Created Image: Cascading California



Creative Commons Licence


Created date

November 25, 2018

Critical Commentary

Substantive Caption: This image illustrates how climate change is problematizing our lingering assumptions of environmental stability. It calls for a radical reformulation of our extant habits of thinking, researching, and living with the runaway climate systems and failing infrastructures of our present. This is accomplished through a sequence of visually rendered conceptual models, historical events, data patterns, and statistics that themselves loop around a central visual metaphor: toppling dominoes.

The mental image of toppling dominoes is a popular way of conceptualizing the idea of a “cascading disaster” (AghaKouchak et al. 2018), or a sequential chain of adverse events. In this case, the first moment in the cascade is represented by a conceptual model of the feedback loops that contribute to higher temperatures and extreme weather (including drought). This combination of heat and drought sets the conditions for grander and more numerous forest fires, such as the Thomas Fire of December 2017 that ravaged the mountains above Montecito. Below this digital rendering of the fire zone we find a photograph of the third moment in this cascade. Less than a month after the fire, heavy rainfall upon this charred and desolate mountain range resulted in a deadly mudslide that killed 21 residents of Montecito and injured 160 others. Finally, the corner image—a data visualization of annual rates of "natural catastrophes"—extrapolates from the former three to show how these cascading effects have culminated in a general trend towards higher numbers and varieties of climate related disasters.

The next series of images begins with a photo of disaster cascading from the 2018 Campfire in northern California. Here we see the iconic Golden Gate Bridge surrounded in a cloud of smog—a mixture of smoke and fog—that had drifted southward into the Bay Area. With the addition of heat, these high concentrations of carbon dioxide and water vapor, already harmful in themselves, exacerbate the toxicity of the air through the intensification of the production of ozone (Jacobson 2008). The final image of the sequence shows a ranking of California cities according to asthma-related childhood admissions to hospitals, establishing that those most likely to bear the brunt of the state's climate-induced epidemics of air quality are disproportionately represented by poor communities and people of color, inculpating the state's long-running history of classist and racist spatial poltics.

Much like looking at a line of dominoes that have collapsed and are now overlaid upon one another, the previously described chain of connection between these events (rising temperatures, extended droughts, massive conflagrations, deadly mudslides, increased air pollution, and disproportionately high rates of asthma amongst vulnerable populations) is not unintuitive or surprising in hindsight. But the analytical purchase of this image isn't simply in identifying the causal connections or temporal sequence of these events. Rather, this image is also an attempt to communicate our current inability to recognize how the dominoes have been/are still being stacked to enable these moments of cascade. In this sense, this image could be considered pre-ethnographic, in that it warrants the utilization of the unpredictability of fieldwork to help us invent a new affective attunement, new research practices, and eventually a new way of living in an environment that is in a state of violent instability and indeterminacy.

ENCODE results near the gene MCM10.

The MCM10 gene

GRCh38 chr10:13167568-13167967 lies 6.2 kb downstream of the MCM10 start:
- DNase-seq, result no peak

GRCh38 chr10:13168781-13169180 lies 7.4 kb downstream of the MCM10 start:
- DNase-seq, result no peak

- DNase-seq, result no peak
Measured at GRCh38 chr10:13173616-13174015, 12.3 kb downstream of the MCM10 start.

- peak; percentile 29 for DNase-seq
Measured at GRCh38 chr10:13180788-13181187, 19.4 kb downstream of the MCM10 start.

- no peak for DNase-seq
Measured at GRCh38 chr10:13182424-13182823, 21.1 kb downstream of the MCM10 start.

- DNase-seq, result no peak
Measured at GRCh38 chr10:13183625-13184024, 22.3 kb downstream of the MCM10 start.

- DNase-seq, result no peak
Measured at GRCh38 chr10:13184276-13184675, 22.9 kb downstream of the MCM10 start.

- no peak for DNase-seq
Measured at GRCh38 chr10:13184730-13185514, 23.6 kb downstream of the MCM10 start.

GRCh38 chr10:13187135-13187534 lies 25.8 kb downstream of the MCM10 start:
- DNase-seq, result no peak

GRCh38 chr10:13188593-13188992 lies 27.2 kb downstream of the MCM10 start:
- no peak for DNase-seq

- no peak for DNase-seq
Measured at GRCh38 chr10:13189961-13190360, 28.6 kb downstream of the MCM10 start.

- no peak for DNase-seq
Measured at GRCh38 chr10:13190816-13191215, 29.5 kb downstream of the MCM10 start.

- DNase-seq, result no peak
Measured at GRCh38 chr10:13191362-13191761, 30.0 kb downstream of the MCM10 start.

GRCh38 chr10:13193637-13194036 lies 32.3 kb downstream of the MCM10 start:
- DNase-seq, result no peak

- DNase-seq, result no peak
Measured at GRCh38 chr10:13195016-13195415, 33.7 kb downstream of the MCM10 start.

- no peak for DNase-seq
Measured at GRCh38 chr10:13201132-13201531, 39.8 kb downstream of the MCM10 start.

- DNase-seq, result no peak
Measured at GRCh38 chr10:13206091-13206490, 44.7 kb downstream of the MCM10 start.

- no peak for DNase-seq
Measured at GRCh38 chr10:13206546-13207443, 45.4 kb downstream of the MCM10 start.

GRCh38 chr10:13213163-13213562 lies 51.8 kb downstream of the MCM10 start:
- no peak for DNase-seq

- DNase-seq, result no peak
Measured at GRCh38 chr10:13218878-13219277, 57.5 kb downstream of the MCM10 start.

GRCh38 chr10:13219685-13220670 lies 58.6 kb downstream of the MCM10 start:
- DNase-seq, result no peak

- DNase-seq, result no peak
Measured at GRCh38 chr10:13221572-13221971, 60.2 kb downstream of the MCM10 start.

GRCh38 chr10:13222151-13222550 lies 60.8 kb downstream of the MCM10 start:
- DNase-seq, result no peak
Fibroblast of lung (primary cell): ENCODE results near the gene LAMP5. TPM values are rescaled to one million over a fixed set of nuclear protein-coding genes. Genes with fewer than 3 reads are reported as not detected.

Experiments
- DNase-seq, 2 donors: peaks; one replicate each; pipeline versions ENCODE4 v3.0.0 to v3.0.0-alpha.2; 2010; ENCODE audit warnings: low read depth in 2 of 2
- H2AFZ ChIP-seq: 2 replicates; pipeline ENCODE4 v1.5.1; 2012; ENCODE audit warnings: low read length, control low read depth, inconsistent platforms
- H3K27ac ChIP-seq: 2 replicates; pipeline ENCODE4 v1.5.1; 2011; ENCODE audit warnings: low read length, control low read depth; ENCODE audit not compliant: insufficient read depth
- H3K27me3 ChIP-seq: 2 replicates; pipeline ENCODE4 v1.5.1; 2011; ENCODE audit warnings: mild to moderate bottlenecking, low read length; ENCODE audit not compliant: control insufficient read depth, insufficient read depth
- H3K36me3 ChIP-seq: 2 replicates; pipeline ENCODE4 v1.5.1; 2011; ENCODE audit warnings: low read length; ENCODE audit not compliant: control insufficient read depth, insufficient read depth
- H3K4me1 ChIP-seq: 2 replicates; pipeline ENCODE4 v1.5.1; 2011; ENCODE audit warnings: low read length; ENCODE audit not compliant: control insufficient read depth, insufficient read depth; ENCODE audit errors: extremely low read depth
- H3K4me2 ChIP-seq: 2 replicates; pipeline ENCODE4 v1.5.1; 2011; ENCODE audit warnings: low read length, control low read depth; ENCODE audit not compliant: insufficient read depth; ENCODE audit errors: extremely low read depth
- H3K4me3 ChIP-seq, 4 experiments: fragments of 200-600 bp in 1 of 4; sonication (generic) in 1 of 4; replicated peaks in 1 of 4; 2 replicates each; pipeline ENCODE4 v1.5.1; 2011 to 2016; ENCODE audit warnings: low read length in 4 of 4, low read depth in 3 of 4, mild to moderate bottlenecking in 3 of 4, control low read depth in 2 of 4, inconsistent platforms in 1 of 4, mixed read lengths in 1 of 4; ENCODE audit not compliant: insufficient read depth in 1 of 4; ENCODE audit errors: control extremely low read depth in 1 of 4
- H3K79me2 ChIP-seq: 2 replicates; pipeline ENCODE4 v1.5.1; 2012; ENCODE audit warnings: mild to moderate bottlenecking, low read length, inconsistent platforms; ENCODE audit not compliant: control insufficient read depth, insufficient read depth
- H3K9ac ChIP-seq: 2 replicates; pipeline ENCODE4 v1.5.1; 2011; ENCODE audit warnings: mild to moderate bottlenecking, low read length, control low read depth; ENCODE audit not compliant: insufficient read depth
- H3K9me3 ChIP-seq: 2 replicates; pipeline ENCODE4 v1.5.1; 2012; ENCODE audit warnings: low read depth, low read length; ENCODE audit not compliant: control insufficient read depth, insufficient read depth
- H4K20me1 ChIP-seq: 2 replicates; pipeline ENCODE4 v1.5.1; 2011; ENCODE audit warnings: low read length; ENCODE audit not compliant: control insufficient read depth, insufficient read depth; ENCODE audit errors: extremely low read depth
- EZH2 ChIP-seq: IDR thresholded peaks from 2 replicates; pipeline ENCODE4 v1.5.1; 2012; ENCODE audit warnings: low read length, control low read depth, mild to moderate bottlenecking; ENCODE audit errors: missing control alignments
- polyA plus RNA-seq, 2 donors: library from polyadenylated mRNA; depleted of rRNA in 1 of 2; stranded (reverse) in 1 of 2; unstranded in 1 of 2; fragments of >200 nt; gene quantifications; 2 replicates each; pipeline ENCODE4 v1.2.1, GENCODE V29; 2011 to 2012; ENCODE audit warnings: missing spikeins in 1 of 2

Design Statement:

"Cascading California" is a collage of found images that are arranged in such a way as to:

  • visually articulate the concept of "cascading disaster", as elaborated by AghaKouchak et al. (2018).
  • induce an unsettled affect that is attuned to the increasing complexity of climate change, as processes intersect, feedback, and develop in unexpected ways.
  • indicate a general trend of intensification to produce a sense of urgency around the unpredictable outcomes of continued carbon emissions.

With this collage, I am attempting to follow Hamdy et al.'s (2017) lead and combine layers of visual-semiotic signs to articulate a concept and construct a visual argument. I have also tried to incorporate Steven Davis' design principle of information density--as developed in his Visualization Across Disciplines Seminar (2018)--but without sacrificing an ethnographic feel. For example, the arrangement of the images is purposeful. The toppling dominoes is located dead center, as it serves as the primary metaphor of "cascading disaster." Next, the outer ring of sequenced events circles around this center image in a way that is iconic of a feedback loop. Lastly, the direction and path of the dominoes is iconic of the direction in which the whole image is intended to be "read." These visual clues notwithstanding, I would not assume that my viewer would be able to ascertain all of this information by simply looking at the image. The pairing of the visual with verbal explanation is still vital to the argument's success.

On a more aesthetic level, the design of the image is intended to be reminiscent of the work of Piet Mondrian.


AghaKouchak, Amir, Laurie S. Huning, Felicia Chiang, Mojtaba Sadegh, Farshid Vahedifard, Omid Mazdiyasni, Hamed Moftakhari, and Iman Mallakpour. 2018. “How Do Natural Hazards Cascade to Cause Disasters?” Nature 561 (7724): 458.

Jacobson, Mark Z. 2008. “On the Causal Link between Carbon Dioxide and Air Pollution Mortality.” Geophysical Research Letters 35 (3).


Adams, James. 2018. “Created Image: Cascading California.” In Toxic Correspondence, created by James Adams. In Visualizing Toxic Subjects Digital Exhibit, curated by James Adams and Kim Fortun. The Center for Ethnography. March.